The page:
A Fireside Chat with Helma Schlief, Curator of FMP (Free Music Production)
“ [This music] is worthwhile. It has something to do with the liberty, the attitude, with the approach towards music, which is the most democratic process I can think of. ”
I love FMP. I will go far as to say that there isn't a title on FMP (in print) I haven't listened to and moreover, not one title (in print) I wouldn't recommend. But how do you argue against the record label that has recorded the vast majority of Europe's legendary improvisers? How do you argue against the label that released Machine Gun (quite possibly the best Euro improv record ever recorded)? How do you argue against the label that has released more Cecil Taylor titles than perhaps all the labels put together?
Since Jost Gebers' departure, Helma Schleif has taken over as curator and owner of Europe's foremost label for improvised music. Ms. Schleif was kind enough to sit down with the Roadshow on her first visit to my fair City of Angels. The following is a conversation with a true proponent of the music and one, whom I admire greatly, unedited and in her own words.
Fred Jung: Let's start from the beginning.
Helma Schleif: Well, I known Jost Gebers for twenty years, since the time I am in Berlin and in '98 he offered me to buy the stock and the rest, of course, he wanted to retire and so I started in February 2000. I took over manufacturing and distribution process and this is what I am doing since then.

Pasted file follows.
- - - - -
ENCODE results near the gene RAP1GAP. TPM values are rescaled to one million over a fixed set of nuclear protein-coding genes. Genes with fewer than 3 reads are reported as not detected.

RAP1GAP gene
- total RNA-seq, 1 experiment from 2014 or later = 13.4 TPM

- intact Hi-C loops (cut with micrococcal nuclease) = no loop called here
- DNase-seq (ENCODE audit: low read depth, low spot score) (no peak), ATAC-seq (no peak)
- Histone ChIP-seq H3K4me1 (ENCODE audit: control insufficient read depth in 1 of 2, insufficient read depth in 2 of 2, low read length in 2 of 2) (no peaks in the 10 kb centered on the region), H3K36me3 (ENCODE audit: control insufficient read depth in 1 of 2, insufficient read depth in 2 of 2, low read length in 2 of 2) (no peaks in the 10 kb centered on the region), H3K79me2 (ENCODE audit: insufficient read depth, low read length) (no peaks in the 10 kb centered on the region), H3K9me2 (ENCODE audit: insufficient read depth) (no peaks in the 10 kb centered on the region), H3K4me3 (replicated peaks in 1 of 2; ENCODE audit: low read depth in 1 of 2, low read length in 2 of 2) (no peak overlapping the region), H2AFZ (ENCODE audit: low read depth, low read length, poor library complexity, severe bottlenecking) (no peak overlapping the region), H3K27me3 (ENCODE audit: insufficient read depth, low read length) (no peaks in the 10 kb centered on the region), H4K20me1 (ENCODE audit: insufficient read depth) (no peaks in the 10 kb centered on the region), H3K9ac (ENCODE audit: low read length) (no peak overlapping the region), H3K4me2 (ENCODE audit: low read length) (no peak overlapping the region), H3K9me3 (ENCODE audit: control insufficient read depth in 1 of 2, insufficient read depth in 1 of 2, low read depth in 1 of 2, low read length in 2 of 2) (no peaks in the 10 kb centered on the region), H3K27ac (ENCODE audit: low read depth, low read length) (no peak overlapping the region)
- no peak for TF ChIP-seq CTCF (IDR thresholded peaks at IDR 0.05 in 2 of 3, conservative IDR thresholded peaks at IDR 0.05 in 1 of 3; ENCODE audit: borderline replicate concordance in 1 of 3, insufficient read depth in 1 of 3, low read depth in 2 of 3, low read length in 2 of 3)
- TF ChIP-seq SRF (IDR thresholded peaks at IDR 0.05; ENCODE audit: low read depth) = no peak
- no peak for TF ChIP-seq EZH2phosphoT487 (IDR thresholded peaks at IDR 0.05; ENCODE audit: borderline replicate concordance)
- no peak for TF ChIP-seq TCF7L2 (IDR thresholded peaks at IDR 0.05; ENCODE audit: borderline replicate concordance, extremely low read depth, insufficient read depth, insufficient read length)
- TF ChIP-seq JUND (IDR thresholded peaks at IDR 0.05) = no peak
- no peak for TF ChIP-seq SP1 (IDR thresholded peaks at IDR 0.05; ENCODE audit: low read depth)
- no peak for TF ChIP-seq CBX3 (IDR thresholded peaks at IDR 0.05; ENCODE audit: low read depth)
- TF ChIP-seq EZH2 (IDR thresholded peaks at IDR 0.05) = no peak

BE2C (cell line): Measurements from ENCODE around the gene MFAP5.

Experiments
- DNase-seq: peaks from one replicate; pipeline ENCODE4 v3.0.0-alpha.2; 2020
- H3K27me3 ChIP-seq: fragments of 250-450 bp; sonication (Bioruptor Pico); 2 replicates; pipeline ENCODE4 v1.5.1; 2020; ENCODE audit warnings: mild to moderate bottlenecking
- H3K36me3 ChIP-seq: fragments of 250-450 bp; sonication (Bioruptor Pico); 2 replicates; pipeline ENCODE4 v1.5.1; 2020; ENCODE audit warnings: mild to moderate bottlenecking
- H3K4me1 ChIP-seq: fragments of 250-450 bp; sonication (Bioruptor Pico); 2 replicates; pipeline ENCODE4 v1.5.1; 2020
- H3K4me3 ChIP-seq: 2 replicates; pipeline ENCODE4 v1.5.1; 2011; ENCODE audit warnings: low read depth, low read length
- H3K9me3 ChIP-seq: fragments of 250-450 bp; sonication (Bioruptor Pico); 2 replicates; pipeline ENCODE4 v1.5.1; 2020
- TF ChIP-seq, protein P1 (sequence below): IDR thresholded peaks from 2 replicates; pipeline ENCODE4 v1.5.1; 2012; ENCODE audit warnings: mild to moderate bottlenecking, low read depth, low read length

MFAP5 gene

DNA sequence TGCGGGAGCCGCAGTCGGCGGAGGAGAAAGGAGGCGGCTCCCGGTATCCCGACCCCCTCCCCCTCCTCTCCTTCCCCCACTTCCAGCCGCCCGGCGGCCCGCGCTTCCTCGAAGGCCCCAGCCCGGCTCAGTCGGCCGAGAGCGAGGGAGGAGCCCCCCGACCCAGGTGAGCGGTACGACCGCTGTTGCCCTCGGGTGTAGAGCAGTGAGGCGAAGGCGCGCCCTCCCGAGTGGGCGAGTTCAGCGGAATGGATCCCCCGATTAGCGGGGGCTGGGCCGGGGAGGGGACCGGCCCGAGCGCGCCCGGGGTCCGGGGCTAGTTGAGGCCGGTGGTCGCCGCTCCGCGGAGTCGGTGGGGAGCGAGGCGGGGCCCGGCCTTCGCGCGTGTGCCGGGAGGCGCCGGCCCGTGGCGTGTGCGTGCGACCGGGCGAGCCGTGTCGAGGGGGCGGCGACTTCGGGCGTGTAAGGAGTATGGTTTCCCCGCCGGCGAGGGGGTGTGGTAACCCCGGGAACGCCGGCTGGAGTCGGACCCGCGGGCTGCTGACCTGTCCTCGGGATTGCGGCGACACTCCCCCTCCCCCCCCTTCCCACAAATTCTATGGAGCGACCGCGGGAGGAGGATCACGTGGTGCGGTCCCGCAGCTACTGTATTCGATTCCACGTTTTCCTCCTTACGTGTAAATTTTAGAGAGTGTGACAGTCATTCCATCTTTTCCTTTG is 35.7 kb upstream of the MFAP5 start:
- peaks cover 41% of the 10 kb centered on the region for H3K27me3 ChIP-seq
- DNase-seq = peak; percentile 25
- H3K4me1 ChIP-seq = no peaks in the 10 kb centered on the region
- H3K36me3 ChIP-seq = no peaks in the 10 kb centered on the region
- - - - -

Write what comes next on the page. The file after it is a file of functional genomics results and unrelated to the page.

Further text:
FJ: In the States, FMP is distributed by Bob Rusch's Cadence North Country.
HS: That is right. I have a number of distributors worldwide, of course, from Australia to Taiwan to Hong Kong to all Europe and the States of course.
FJ: What markets are doing well?
HS: Well, in regard to Europe, it is part of Russia as well, Belgium, France, Great Britain, and the States, and Japan is quite important. The Asian countries are slowly developing. Taiwan, for example, is a great partner. The market has been there all the time, but FMP hadn't, so I started to change the space.
FJ: Certain FMP catalog titles are being reissue through Atavistic Stateside.
HS: That's right. I was not very amused when I found out about this.
FJ: I was under the impression this was a cooperative effort. Do you not own the catalog?
HS: I do. I do. I'm the exclusive worldwide of FMP. As I said, I was not amused when I found out. I was not informed beforehand and this is something of a conflict now. Nipples, for example, was certainly done like that. As I heard before, it was intended to be re-released on FMP, but Jost Gebers couldn't find the outtakes or didn't want to, so Peter Br'tzmann, obviously, decided to give it to John Corbett in order to see it released at all. That is how it started, but the rest, there is a catalog of twenty-five titles I suppose, planned to be re-released through John Corbett's Unheard Music Series, which is something of let's say a legal conflict now.
FJ: Has it been difficult keeping the catalog complete?
HS: No, I have most of the CDs in print. This is one of my priorities, to have all the titles available. Of course, this depends on the demand like Raphe Malik 21st Century Texts, it is very good CD, but if there is no demand, I can't do reruns. It is too costly to have them in stock and nobody orders them. So there are a few titles, five out of one hundred and thirty, which are not available at the moment, but which could be redone anytime if there is demand.